As the political and business environments have changed, so have the risks for industry leaders speaking upby Christopher Grey / June 13, 2020 / Leave a comment
The news that the government will temporarily operate a slimmed down system of checks on goods entering the UK from the EU when transition ends may seem like a sign that it is listening to business concerns. Yet, in general, business has been neither very influential nor very vocal throughout the Brexit process.
This is in marked contrast to the high-profile and pivotal role it played in the 1975 referendum on whether to remain in what was then the European Economic Community. Then, businesses both campaigned vigorously for and extensively funded (what wasn’t then called) remain. That was much less so in 2016 and, certainly, in the years since, up to the present debate about transition period extension, business has been relatively muted. This despite the fact that most surveys show that the great majority of leaders of large businesses, and a smaller but still clear majority of small business leaders, were or are opposed to Brexit. What explains the contrast?
There are many reasons. The entire political environment is different. In 1975 the strongest opposition to EEC membership came from the left of the Labour Party, including most trade unions, and indeed it was largely to satisfy them that the referendum was held at all. The Conservatives, then considered the party of business, were much more united in being pro-membership, and the only major figure on the right supporting leaving was Enoch Powell, who had left the Tory Party—over Europe—the year before. So businesses were in step with their natural political allies.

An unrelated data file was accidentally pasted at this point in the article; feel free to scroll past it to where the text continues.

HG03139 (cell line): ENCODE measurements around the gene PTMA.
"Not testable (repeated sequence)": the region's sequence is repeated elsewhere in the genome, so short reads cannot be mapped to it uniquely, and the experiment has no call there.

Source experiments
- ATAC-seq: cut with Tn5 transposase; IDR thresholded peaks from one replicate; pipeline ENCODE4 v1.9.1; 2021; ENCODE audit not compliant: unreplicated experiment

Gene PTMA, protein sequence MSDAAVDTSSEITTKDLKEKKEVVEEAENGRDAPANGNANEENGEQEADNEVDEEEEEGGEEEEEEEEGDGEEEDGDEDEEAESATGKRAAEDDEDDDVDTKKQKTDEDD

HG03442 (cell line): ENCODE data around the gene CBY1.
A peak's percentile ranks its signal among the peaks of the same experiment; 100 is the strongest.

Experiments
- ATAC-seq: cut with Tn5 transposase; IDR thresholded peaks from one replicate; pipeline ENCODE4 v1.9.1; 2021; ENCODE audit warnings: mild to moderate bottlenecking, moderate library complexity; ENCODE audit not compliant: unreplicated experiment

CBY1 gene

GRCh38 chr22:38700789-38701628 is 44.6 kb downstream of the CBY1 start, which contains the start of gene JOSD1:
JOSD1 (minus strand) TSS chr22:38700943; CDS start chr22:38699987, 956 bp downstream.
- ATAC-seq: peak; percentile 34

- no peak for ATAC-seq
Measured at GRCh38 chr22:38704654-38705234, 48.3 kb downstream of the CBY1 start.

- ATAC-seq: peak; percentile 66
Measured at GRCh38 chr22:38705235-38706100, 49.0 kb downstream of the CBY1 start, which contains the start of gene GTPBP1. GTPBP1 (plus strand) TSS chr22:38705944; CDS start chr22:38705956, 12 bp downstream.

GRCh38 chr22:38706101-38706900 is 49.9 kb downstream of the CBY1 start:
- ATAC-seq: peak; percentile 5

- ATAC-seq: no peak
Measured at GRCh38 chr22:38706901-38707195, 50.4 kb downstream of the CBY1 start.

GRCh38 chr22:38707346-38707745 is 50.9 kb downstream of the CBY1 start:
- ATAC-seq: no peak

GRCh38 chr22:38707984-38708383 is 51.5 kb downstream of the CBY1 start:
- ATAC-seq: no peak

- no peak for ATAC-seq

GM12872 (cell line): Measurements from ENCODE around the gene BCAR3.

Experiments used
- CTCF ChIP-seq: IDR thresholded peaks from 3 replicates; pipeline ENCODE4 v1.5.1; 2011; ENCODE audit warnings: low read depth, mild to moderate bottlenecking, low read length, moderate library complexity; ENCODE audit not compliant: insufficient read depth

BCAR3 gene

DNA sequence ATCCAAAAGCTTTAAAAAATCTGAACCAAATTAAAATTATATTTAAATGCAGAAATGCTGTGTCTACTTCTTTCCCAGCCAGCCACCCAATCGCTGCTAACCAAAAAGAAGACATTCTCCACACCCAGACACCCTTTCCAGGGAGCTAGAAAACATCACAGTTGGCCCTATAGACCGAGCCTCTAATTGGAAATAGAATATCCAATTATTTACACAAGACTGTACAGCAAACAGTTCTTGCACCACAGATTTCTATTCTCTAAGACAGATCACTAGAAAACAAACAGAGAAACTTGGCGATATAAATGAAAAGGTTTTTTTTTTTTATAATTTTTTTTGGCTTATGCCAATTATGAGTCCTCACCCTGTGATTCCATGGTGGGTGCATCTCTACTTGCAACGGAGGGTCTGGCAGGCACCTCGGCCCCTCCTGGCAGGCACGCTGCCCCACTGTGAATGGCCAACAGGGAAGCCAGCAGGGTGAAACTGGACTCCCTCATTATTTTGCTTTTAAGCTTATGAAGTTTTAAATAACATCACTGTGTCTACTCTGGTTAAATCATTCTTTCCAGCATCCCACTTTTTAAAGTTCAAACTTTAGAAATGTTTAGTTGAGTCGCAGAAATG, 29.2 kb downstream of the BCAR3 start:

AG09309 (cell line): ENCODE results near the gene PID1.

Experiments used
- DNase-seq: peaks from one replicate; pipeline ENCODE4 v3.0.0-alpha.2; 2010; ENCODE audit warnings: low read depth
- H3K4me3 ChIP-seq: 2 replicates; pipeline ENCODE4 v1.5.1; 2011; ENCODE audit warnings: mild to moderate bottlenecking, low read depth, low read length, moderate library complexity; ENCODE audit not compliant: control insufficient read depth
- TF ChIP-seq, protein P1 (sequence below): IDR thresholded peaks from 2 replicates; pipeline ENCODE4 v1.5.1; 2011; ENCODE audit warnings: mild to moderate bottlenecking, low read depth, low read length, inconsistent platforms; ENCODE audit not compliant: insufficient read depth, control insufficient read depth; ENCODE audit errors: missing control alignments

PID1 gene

By 2016 that had all changed. The Conservative Party had become viscerally Eurosceptic to an extent which would have been unimaginable in 1975. So too had much of the press. In 1975 the only national publications backing a “no” (leave) vote were the Spectator and the Morning Star, and there had been nothing remotely like the drip-drip of years of anti-European press coverage that preceded the 2016 referendum. Whilst there were a still a few “Lexiters” in 2016, Labour was largely pro-membership as were most trade unions.
Equally, although the subsequent decades had seen the growing dominance of business interests, and a decline in the strength of unions, by 2016 the memory of the financial crisis loomed large. Any sense that businesses spoke…